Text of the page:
US 7344656 B2
Stable oxidizing compositions and a method of preparing such compositions are presented. The compositions include a peroxygen, for example, a potassium monopersulfate or, percarbonate particle suspended in an alcoholic gel. The alcohol content in the gel is such that the peroxygen particle is prevented from coming into contact with water during storage, thereby helping maintain a high available oxygen level. When the alcoholic gel is mixed with water, it becomes less viscous and exposes the peroxygen particle to the water. The peroxygen is ready for use when it dissolves in the water.
1. A stable oxidizing composition comprising
a potassium monopersulfate particle; and
an alcoholic gel surrounding The potassium monopersulfate particle, wherein the alcoholic gel includes an alcohol that is gelified by a polymer, and wherein the alcoholic gel exposes the potassium monopersulfate particle to water upon being diluted with water.
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preparing an alcoholic gel by combining an alcohol with a polymer; and suspending a potassium monopersulfate particle in the alcoholic gel, wherein the alcoholic gel exposes the potassium monopersulfate particle to environment upon being mixed with water.
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This application claims the benefit of U.S. Provisional Patent Application Ser. No. 60/493,538 filed on Aug. 8, 2003 under 35 U.S.C. § 119(e) and incorporates by reference the entire Provisional Application.
The invention relates generally to a method of stabilizing reactive compounds and particularly to a method of stabilizing potassium monopersulfate.
Potassium monopersulfate (KHSO5), also known as potassium peroxymonosulfate, is a component of a triple salt with the formula 2KHSO5—KHSO4—K2SO4. Due to the high oxidation potential of potassium monopersulfate (“PMPS”), the PMPS triple salt 2KHSO5—KHSO4—K2SO4 makes a good candidate as a component in bleaches, cleansing agents, detergents, and etching agents, and also as an oxidizing agent in inorganic reactions.
Although PMPS' strong oxidation potential is well known, PMPS is limited in its utility because it is difficult to store. Currently, PMPS or blends containing PMPS must be in a dry powder form to be stored. Although PMPS is useful in the form of aqueous solutions, the available oxygen (AO) level decreases over time when PMPS is in the dissolved state (see
As refrigerated handling adds to the transport and storage costs, and is not always available, the search continues for a stable PMPS solution or suspension in liquid or gel form.
A cost-effective method of storing PMPS while controlling the AO level decrease would allow PMPS to be used in many more applications.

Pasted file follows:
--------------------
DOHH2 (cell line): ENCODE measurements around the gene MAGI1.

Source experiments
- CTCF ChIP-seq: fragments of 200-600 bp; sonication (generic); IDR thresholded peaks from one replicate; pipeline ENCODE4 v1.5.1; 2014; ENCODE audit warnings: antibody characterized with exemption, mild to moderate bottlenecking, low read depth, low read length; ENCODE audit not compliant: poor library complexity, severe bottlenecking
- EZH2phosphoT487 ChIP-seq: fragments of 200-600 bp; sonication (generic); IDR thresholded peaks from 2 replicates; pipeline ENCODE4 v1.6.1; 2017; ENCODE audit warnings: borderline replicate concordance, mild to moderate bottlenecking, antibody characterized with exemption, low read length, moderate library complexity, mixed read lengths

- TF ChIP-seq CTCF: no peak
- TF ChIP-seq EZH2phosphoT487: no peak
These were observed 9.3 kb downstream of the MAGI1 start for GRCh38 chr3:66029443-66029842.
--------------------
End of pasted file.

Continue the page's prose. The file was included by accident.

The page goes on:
In one aspect, the invention is a stable oxidizing composition that includes a potassium monopersulfate particle and an alcoholic gel surrounding the potassium monopersulfate particle. The alcoholic gel includes an alcohol that is gelified by a polymer, such that the alcoholic gel exposes the potassium monopersulfate particle to water upon being diluted with water.
In another aspect, the invention is a method of preparing an oxidizing composition. The method entails preparing an alcoholic gel by combining an alcohol with a polymer and suspending a potassium monopersulfate particle in the alcoholic gel. The alcoholic gel exposes the potassium monopersulfate particle to the environment upon being mixed with water.
In yet another aspect, the invention is a stable oxidizing composition that includes a particle containing a peroxygen compound and an alcoholic gel surrounding the particle. The alcoholic gel includes an alcohol that is gelified by a polymer, such that the alcoholic gel exposes the particle to water upon being diluted with water.
Embodiments of the invention are described herein in the context of PMPS, and particularly in the context of stabilizing PMPS for storage. However, it is to be understood that the embodiments provided herein are just preferred embodiments, and the scope of the invention is not limited to the applications or the embodiments disclosed herein. For example, the embodiments may be adapted to be used with any peroxygen compound other than PMPS, such as percarbonate.
An “alcohol,” as used herein, is an organic compound containing the hydroxyl (—OH) functionality. A “polymer,” as used herein, is a material having at least one repeating monomeric unit and includes both polymers and copolymers. A “copolymer” is a polymer having at least two different monomeric units. As used herein, a “gel,” or something that is “gelified” is a colloidal solution with adjustable viscosity, (i.e.—becomes less viscous upon being mixed with a bulk quantity of liquid).